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Preparing for a Successful Year-End A Checklist for Law Firms

As another demanding year in the legal industry draws to a close, it is increasingly vital to conduct a thorough financial assessment of your firm. This review is instrumental in positioning organizations for a prosperous financial future. Now is an opportune moment for firms to systematically scrutinize their financial records, which should include reviewing and cleaning-up of aged work-in-processes, settling any outstanding receivables, and strategically planning budgets for the upcoming year. By doing so, firms can fortify themselves for a more robust and successful 2024.

Here are a few key areas that firms should prioritize:

  • Billing and collections – It is imperative that the Q4 push for billing and collecting starts now instead of waiting until December. Communicate with partners the importance of speaking with clients now about any potential billing issues. If a partner must negotiate discounts, this should be done before billing so the firm can collect outstanding fees more efficiently.
  • Year-end tax planning – Meetings should be scheduled with the firm’s accountants to discuss year-end projections so that estimated tax payments needed to be made prior to year-end, if applicable, are accurate. Firms should understand the impact of borrowing costs on any outstanding debt and consider repaying balances on revolving credit facilities if cash flow permits. Additionally, for cash basis taxpayers, prepayments of certain 2024 expenses should be considered to minimize 2023 tax liability.
  • New York City Unincorporated Business Tax – Working remotely has remained popular for employees as well as for firms who are no longer limited to the talent pool in their geography. This creates an opportunity for New York City firms to lower their NYC allocation percentage and save significantly on Unincorporated Business Tax (UBT). NYC apportionment is based on place of performance, so if a firm’s employees have been providing legal services outside of the five boroughs, this should be tracked and provided to the firm’s tax accountant prior to the filing of the tax return.
  • State and local tax planning – Over the past few years, there has been a significant increase in remote workers who have moved out of state or even out of the country. This can create a variety of nexus and apportionment issues and new state tax filings and withholding requirements. Firms need to be aware of where their employees are working and consult with their tax advisors to help reduce the impact the pandemic may have had on their overall state and local tax liability.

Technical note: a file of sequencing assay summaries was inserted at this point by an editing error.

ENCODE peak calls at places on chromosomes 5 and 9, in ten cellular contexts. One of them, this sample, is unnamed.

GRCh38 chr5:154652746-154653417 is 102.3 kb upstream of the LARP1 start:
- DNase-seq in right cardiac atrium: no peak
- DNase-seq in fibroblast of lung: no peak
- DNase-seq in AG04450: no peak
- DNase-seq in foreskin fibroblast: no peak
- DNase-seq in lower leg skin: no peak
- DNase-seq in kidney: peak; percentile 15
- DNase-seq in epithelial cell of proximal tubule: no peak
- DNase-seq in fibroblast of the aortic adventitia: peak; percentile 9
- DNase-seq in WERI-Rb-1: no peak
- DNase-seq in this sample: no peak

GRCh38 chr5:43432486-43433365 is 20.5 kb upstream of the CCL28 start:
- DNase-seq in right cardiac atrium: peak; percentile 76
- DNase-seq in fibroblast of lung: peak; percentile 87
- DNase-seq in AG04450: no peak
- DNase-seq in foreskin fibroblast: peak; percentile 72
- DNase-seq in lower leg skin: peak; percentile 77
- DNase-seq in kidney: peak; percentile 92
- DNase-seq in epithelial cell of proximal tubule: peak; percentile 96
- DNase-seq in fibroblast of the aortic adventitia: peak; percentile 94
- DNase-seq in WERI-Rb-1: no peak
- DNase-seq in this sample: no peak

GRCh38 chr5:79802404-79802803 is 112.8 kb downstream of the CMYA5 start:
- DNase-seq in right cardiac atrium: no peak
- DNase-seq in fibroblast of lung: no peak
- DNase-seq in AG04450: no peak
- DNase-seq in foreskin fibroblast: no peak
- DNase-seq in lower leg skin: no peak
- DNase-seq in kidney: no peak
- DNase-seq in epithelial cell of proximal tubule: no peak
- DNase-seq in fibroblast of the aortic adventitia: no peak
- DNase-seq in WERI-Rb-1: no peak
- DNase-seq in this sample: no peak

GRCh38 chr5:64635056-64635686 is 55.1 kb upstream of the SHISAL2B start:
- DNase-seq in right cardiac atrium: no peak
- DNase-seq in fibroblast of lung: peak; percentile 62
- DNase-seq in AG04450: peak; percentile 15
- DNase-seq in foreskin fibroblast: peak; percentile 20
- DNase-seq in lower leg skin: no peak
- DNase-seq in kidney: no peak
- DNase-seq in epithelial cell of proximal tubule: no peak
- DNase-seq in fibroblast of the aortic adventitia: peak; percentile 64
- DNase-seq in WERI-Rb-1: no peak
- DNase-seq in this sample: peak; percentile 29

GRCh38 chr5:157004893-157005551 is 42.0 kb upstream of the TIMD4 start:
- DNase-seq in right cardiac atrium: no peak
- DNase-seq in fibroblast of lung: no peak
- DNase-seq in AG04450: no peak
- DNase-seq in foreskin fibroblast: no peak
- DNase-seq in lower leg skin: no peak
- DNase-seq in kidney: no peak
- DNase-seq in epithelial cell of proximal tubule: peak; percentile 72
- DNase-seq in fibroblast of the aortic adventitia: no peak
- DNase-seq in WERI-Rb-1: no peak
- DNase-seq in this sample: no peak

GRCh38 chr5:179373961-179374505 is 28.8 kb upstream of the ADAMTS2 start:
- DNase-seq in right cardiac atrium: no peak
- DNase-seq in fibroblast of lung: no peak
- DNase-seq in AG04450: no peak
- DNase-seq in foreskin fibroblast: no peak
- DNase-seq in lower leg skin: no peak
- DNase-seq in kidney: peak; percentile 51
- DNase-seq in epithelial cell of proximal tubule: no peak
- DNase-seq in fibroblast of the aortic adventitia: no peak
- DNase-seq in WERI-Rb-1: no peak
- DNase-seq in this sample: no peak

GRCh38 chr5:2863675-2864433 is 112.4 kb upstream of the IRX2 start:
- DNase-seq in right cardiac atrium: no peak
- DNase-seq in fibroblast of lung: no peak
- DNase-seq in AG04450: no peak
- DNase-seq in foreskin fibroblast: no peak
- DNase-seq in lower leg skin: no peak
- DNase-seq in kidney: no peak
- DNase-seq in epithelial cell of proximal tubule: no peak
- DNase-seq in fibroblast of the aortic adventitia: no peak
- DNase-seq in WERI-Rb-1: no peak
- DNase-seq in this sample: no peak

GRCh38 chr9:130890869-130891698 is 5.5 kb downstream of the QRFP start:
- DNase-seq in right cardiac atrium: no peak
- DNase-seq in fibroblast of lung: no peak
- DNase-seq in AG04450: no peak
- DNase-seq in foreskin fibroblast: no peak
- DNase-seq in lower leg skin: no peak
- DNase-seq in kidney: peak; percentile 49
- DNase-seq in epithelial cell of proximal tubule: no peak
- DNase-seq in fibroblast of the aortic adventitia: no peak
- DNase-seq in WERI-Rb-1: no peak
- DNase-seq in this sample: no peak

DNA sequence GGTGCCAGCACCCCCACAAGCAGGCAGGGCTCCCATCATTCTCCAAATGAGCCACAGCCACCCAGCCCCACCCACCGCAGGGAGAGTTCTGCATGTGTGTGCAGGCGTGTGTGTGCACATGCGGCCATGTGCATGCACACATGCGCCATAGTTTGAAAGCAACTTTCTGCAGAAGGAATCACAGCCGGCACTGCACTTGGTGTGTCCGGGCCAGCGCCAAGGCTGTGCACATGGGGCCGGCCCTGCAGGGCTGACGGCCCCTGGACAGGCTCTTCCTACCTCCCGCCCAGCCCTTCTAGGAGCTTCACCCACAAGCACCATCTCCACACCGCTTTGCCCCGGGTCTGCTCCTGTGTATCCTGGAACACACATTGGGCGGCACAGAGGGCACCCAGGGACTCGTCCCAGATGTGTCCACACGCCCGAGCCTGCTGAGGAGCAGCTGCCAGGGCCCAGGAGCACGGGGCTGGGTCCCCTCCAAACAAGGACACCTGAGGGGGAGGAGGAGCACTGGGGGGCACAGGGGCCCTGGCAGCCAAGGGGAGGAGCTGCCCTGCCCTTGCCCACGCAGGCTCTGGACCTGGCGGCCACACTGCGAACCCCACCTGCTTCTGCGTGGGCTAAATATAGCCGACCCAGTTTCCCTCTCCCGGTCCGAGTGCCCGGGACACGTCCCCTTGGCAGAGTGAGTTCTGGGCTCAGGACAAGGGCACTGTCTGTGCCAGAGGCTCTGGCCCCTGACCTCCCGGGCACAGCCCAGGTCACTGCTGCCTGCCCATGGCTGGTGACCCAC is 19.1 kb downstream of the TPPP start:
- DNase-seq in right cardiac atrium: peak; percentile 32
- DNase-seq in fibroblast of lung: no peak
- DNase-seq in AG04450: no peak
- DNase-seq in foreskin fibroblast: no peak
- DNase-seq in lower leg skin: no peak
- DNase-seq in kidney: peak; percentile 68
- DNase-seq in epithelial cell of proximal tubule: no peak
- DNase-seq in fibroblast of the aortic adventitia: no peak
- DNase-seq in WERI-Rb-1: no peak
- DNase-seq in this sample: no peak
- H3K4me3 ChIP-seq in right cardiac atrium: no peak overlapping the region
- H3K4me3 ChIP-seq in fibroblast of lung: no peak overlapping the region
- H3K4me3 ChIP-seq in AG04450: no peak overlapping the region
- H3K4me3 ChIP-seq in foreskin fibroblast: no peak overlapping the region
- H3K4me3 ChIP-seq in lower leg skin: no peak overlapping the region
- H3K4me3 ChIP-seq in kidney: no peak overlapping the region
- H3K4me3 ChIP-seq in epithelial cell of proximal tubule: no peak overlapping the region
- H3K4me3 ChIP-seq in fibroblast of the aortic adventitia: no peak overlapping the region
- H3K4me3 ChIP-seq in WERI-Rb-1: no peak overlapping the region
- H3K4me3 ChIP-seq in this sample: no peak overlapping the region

• Pass-Through Entity Tax – For the Partnerships and S corporations that have made either a New York State or New York City Pass-Through-Entity Tax (PTET) election for 2023, the Q4 2023 estimated tax payment is due by December 15th, 2023. It is important to note that the final PTET tax payment is due by March 15th, 2024.
  • Budgeting and forecasting – Now is the opportune time for firms to examine their 2024 budget. Certain discretionary expenditures such as marketing, networking, travel, and firm events should be reviewed. Firms may be able to reduce these expenses and reallocate funds into initiatives that may offer short or long-term advantages, such as expanding the use of artificial intelligence (AI) or other technologies. The way people work and interact with clients has changed substantially in the last couple of years. To address this, it may be necessary to reallocate funds to support these changes.
  • Cybersecurity – With many employees working from home and sharing information over unsecured connections, firms must be attentive to their information technology (IT) and cyber protection. Suspicious cyber activity over the past few years has surpassed every previous year’s benchmarks. As employees continue to work outside of the office, firms need to ensure that their clients’ confidential and privileged information is safe. It is strongly encouraged that firms hire an outside consultant to evaluate their IT policies and procedures. To learn more about the need for a more vigilant cybersecurity program, click here.

Vigilantly managing these aspects is imperative for ensuring a law firm's success not only at year-end, but also for the future. Citrin Cooperman’s dedicated Law Firm Industry Practice is well-equipped to help your organization find practical, effective solutions to support your strategic vision. For more information, please contact Chris Imperiale at or your Citrin Cooperman advisor. 

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